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Numerically quantifying energy loss caused by squirt flowNormal access

Authors: B. Quintal, E. Caspari, K. Holliger and H. Steeb
Journal name: Geophysical Prospecting
Issue: Vol 67, No 8, October 2019 pp. 2196 - 2212
DOI: 10.1111/1365-2478.12832
Organisations: Wiley
Language: English
Info: Article, PDF ( 2.92Mb )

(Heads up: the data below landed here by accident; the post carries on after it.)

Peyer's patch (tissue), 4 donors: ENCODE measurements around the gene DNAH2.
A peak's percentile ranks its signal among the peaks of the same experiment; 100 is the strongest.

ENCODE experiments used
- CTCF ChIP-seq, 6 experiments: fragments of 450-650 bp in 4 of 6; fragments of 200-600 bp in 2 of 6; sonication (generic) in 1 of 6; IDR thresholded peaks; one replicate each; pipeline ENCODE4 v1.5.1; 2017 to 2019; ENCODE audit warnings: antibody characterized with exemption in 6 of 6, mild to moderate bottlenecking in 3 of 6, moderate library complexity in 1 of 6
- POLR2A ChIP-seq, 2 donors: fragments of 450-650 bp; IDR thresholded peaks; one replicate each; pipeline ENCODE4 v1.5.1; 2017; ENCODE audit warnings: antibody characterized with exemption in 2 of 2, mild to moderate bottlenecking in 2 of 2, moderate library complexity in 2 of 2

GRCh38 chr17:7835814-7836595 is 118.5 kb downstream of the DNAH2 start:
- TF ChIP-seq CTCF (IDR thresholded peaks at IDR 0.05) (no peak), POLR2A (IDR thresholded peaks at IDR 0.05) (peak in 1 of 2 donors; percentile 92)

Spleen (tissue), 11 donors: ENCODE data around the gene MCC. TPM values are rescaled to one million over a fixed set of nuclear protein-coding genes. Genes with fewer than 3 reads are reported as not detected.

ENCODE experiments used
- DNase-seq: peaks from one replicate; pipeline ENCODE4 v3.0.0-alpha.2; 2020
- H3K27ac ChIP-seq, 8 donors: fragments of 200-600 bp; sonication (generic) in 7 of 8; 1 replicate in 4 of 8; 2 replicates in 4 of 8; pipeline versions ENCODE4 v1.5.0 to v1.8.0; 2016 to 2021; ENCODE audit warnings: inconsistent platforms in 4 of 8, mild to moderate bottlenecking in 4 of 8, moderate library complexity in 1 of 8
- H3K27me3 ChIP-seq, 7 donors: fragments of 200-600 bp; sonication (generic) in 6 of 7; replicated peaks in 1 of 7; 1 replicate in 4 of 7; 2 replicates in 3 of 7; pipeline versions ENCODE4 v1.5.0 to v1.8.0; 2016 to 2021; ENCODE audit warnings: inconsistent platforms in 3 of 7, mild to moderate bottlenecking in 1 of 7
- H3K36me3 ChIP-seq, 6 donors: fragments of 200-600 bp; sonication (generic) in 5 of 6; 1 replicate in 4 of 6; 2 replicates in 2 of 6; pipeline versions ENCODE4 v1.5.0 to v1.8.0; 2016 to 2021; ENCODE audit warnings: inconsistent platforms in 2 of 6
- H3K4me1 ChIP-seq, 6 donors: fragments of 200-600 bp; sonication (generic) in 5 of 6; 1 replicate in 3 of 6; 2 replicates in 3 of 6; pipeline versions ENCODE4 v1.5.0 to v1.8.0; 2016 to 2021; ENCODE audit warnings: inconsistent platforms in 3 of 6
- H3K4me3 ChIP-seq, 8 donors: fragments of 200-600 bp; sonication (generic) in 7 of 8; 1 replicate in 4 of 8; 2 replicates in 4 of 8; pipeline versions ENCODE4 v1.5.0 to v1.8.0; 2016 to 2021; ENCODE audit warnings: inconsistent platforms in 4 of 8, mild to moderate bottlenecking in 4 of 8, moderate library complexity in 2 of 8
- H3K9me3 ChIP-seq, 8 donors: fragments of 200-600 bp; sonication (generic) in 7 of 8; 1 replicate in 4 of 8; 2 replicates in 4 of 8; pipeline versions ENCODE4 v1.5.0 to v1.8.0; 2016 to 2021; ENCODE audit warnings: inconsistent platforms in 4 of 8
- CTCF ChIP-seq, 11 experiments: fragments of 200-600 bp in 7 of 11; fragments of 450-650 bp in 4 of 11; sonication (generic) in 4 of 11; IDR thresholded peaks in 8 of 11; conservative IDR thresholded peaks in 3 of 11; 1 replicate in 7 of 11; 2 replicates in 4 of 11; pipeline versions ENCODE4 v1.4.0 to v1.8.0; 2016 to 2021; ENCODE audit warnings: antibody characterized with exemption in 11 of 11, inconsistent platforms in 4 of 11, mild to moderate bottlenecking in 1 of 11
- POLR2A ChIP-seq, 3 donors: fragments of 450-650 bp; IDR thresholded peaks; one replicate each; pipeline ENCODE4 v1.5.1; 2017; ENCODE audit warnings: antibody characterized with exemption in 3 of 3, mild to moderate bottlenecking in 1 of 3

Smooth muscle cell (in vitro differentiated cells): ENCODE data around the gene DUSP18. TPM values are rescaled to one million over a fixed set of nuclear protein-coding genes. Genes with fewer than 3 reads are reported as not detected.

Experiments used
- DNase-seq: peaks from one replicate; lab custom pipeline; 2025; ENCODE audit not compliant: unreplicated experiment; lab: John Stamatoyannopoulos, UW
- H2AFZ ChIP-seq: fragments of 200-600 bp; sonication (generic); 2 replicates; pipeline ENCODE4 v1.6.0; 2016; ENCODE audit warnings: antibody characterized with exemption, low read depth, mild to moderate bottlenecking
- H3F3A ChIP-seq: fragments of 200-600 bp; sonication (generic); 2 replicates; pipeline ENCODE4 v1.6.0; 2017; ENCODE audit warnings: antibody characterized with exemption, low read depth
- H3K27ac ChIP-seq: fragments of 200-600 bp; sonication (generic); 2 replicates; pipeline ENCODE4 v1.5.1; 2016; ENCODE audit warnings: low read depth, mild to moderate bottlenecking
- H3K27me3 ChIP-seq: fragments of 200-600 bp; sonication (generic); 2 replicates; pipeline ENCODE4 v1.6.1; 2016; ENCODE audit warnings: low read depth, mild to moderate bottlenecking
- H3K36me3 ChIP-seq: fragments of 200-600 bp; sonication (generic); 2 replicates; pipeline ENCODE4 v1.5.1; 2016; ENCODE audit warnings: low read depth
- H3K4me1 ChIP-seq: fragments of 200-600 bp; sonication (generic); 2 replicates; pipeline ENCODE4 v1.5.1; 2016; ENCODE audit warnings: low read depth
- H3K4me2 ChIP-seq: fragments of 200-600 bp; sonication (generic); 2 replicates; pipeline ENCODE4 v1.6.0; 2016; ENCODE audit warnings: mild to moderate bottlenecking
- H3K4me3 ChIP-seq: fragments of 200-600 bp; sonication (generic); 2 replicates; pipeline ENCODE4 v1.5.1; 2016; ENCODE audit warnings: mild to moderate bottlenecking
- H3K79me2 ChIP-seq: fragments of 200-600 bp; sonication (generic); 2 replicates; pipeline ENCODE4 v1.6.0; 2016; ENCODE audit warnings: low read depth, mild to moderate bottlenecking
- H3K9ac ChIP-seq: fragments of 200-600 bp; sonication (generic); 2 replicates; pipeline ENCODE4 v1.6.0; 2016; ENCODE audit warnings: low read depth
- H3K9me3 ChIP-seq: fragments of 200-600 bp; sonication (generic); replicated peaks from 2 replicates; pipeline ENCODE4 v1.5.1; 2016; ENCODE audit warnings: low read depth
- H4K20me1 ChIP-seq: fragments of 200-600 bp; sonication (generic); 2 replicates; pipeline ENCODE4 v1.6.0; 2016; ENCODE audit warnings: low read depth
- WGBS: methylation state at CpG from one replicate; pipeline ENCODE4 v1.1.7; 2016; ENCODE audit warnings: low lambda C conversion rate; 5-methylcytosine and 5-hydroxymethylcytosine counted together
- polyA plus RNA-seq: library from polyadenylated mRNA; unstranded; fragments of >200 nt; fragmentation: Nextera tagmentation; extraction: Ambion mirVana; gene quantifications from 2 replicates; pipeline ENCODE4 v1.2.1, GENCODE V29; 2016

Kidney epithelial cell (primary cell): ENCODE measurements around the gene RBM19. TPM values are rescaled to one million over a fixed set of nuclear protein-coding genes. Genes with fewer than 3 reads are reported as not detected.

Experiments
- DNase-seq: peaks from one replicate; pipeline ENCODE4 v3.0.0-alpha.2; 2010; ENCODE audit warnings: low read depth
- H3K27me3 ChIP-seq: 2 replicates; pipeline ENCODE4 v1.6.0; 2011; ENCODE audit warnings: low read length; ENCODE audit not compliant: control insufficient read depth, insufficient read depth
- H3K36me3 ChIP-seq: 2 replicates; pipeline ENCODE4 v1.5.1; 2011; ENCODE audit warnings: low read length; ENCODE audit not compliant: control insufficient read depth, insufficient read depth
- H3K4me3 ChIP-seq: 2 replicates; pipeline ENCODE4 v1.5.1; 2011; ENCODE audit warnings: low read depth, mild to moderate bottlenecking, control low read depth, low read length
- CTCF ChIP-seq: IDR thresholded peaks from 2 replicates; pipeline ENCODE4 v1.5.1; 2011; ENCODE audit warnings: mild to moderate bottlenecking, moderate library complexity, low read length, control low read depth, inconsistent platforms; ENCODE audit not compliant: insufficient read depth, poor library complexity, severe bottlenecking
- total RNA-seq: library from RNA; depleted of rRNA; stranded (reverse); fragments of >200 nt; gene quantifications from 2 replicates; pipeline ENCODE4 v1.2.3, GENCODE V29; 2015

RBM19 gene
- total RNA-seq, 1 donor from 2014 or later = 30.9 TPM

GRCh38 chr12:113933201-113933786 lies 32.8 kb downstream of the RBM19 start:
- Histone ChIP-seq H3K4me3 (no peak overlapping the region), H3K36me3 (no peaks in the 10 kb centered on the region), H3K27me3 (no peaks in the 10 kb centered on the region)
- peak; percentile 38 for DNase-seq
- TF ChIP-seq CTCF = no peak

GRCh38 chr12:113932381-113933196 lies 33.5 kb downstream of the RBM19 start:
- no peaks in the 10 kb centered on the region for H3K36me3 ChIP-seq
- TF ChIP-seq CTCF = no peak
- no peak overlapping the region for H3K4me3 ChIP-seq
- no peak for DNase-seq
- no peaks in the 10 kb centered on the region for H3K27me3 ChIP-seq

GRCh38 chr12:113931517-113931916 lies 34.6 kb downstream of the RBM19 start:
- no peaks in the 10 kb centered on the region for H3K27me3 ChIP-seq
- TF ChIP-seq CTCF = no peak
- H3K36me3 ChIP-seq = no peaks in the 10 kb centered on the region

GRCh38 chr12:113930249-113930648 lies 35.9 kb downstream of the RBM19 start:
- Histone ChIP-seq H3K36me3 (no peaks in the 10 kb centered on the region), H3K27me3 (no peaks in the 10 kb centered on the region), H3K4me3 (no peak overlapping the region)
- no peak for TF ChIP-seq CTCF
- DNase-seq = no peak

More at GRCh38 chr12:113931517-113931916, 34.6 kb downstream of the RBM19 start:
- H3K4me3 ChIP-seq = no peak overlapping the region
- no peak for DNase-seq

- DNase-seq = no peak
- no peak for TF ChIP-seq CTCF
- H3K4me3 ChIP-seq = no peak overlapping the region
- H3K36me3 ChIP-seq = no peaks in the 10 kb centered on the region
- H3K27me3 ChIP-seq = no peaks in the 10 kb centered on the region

In interconnected microcracks, or in microcracks connected to spherical pores, the deformation associated with the passage of mechanical waves can induce fluid flow parallel to the crack walls, which is known as squirt flow. This phenomenon can also occur at larger scales in hydraulically interconnected mesoscopic cracks or fractures. The associated viscous friction causes the waves to experience attenuation and velocity dispersion. We present a simple hydromechanical numerical scheme, based on the interface-coupled Lam´e–Navier and Navier–Stokes equations, to simulate squirt flow in the frequency domain. The linearized, quasi-static Navier–Stokes equations describe the laminar flow of a compressible viscous fluid in conduits embedded in a linear elastic solid background described by the quasi-static Lam´e–Navier equations. Assuming that the heterogeneous model behaves effectively like a homogeneous viscoelastic medium at a larger spatial scale, the resulting attenuation and stiffness modulus dispersion are computed from spatial averages of the complexvalued, frequency-dependent stress and strain fields. An energy-based approach is implemented to calculate the local contributions to attenuation that, when integrated over the entire model, yield results that are identical to those based on the viscoelastic assumption. In addition to thus validating this assumption, the energy-based approach allows for analyses of the spatial dissipation patterns in squirt flow models. We perform simulations for a series of numerical models to illustrate the viability and versatility of the proposed method. For a 3D model consisting of a spherical crack embedded in a solid background, the characteristic frequency of the resulting P-wave attenuation agrees with that of a corresponding analytical solution, indicating that the dissipative viscous flow problem is appropriately handled in our numerical solution of the linearized, quasi-static Navier–Stokes equations. For 2D models containing either interconnected cracks or cracks connected to a circular pore, the results are compared with those based on Biot’s poroelastic equations of consolidation, which are solved through an equivalent approach. Overall, our numerical simulations and the associated analyses demonstrate the suitability of the coupled Lam´e–Navier and Navier–Stokes equations and of Biot’s equations for quantifying attenuation and dispersion for a range of squirt flow scenarios. These analyses also allow for delineating numerical and physical limitations associated with each set of equations.

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